In 2017 we planted 5kg of classic Tassie purple hard neck garlic. We did so in a rush, cultivating directly into pastured rows between our young fruit trees in the orchard. We turned the soil over with the rotary hoe behind our trusty Kubota, excitedly sourced 5 kg of garlic which had already shot and was desperate to be planted, roughly spaced them and pushed them into the ground. The garlic shot its head up and stood proudly and for that brief initial time we proudly looked over our lovely patch of growth. However, life got busy and as could be predicted, the pasture wanted to reclaim its ground and started to smother our young garlic. Many an hour were spent fighting the battle against the weeds, with 6 month old snugly in her back carrier, and our knees screaming at us we persisted only to find that by the time we had reached the end of the fourth row we needed to start again. We finally harvested our crop in January of 2018 and as predicted we found lots of underdeveloped and small bulbs. Although still super tasty and great for cooking, it was not a commercially viable crop, nor had we produced bulbs we would feel confident in planting again as seed. So we gave away and sold of cheaply what we could and filled our pantry for the coming years cooking and vowed to try again next year.
Early 2018 we sourced out the wisdom keeper of garlic for Tasmania, the lovely Letetia Ware of Tasmanian Gourmet Garlic and gained all the information she was so kindly willing to offer to help us purchase viable high quality seed and to prepare our soil for future planting. Prior to this we had cultivated 4 long beds in fresh ground in preparation for the new years crop of garlic, we had then covered this in thick black plastic for months to encourage the weed seed to sprout and then die off. We were determined to fight off the competing weeds before we even started this time around. We also covered the row laneways with thick cardboard and wood chips to prevent neighbouring pasture from creeping in.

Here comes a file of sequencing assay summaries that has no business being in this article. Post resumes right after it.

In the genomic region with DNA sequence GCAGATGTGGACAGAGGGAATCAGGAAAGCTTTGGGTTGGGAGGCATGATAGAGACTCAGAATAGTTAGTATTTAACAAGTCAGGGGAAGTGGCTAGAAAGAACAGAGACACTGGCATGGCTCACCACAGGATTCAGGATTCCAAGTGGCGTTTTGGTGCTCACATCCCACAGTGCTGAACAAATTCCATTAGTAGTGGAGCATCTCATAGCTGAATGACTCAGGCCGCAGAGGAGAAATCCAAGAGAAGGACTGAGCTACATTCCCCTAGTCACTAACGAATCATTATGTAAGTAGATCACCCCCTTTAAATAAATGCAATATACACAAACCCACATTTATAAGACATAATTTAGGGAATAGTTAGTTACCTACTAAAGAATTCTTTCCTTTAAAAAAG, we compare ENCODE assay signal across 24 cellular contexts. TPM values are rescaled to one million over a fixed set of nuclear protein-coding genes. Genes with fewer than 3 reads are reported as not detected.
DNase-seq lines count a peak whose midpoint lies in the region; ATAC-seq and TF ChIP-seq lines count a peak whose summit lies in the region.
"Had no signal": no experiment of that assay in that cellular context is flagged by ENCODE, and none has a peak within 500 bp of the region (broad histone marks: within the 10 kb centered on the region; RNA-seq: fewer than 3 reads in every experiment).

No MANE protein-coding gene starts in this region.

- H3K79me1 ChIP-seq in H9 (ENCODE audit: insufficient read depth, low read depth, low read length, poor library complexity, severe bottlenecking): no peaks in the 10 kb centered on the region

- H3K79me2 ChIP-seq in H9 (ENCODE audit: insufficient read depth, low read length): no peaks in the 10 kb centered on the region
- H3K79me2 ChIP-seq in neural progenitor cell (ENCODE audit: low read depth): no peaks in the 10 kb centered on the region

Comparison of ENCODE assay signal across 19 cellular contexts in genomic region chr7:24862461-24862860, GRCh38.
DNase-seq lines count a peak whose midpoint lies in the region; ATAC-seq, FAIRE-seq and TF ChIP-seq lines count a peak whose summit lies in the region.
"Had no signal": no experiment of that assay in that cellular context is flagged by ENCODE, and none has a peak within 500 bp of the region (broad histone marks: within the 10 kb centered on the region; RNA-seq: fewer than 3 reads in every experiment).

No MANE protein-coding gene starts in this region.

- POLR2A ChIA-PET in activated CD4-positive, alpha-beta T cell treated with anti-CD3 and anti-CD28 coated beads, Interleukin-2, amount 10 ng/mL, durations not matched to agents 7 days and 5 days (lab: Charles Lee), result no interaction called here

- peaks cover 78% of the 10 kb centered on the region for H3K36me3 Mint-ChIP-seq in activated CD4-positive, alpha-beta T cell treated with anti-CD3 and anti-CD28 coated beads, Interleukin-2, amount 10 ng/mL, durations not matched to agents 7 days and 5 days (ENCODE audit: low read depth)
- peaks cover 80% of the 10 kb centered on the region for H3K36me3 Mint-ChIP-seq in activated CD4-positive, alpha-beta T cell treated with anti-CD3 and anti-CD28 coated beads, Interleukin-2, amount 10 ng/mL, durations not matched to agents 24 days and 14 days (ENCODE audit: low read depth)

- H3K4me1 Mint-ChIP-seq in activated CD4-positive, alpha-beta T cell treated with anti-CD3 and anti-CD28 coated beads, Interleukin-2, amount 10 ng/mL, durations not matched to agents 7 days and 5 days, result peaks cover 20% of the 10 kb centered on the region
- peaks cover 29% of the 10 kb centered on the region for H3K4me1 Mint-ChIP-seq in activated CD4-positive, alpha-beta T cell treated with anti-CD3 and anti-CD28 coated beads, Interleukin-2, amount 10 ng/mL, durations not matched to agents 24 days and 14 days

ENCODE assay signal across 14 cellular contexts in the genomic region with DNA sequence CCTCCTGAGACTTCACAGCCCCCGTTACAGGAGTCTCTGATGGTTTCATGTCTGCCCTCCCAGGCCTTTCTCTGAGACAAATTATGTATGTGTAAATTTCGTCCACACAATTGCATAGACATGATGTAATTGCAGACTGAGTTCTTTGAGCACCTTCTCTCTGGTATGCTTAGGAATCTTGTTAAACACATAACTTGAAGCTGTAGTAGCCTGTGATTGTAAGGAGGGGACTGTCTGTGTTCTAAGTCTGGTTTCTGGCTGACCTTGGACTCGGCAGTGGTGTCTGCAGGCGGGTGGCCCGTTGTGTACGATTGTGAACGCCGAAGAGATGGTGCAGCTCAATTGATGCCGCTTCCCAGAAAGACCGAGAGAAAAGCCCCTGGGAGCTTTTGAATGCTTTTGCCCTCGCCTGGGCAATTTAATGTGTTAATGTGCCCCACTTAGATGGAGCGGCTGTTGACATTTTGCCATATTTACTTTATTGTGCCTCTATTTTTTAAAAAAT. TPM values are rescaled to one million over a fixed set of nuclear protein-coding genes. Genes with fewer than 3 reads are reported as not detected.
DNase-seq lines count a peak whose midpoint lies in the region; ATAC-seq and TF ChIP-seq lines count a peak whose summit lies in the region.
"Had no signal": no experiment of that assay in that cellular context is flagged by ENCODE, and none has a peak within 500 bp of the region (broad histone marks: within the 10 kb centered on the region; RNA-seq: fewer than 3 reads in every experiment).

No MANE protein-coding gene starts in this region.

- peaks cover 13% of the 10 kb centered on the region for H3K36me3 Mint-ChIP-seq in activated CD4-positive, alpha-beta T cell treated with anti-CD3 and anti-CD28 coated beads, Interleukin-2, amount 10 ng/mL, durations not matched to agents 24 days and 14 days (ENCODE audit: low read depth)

When it came to purchasing seed instead of placing all our bets on one variety we branched out and split it three ways, with 4kg of Pepperton (Turban) garlic and early harvesting and fairly all rounded well known variety; 2 kg of Dunganski (Standard Purple Strip) a later harvest with a high storage life and 2kg of Dolovsky with belongs to the Artichoke group and is a soft neck late harvest garlic with a distinct sweet taste. We purchased the best seed we could source (at a much higher price than the previous year). We fed the soil and added amendments, we also added in facultative anaerobes, soaked the split bulbs in seasol for 24 hours prior to planting to increase their sprouting growth, fertilised regularly with eco seaweed a certified organic fertiliser and added bio boost a pro biotic to the ground. The weeds although significantly decreased from last year still did pop up and they were kept on top of and we were rewarded for the effort. Harvesting the first crop of garlic occurred in December and although not consistently huge in size, we were pleasantly surprised to find that the majority of bulbs were of a lovely size and were of the quality that we would be happy to purchase ourselves if the buyer. We cured this outside initially laying it across a sheltered deck space to dry and then hanging under the car port near our back entrance. It had been hanging for 8 weeks before being completely cleaned and trimmed and weighed. In that time a few kg has been gifted to relatives so we won’t know the final weight grown, however of the garlic left ready for sale we yielded 23.5 kg.
The Dolovsky were harvested next early January and had unfortunately suffered some bulb splitting (where the outer skin has split but doesn’t impact on the actual bulb itself); and the Dunganski was harvested late January. Both of these later crops are still hanging to cure under the shelter of the car port and will be cleaned and weighed in a few weeks’ time.
So much learning, so much reward and still so much to know, but I feel proud that after our initial year and disappointment we built things up bigger and instead of walking away from the crop all together we dove in deeper. I think it sums us up really as a couple and a farm!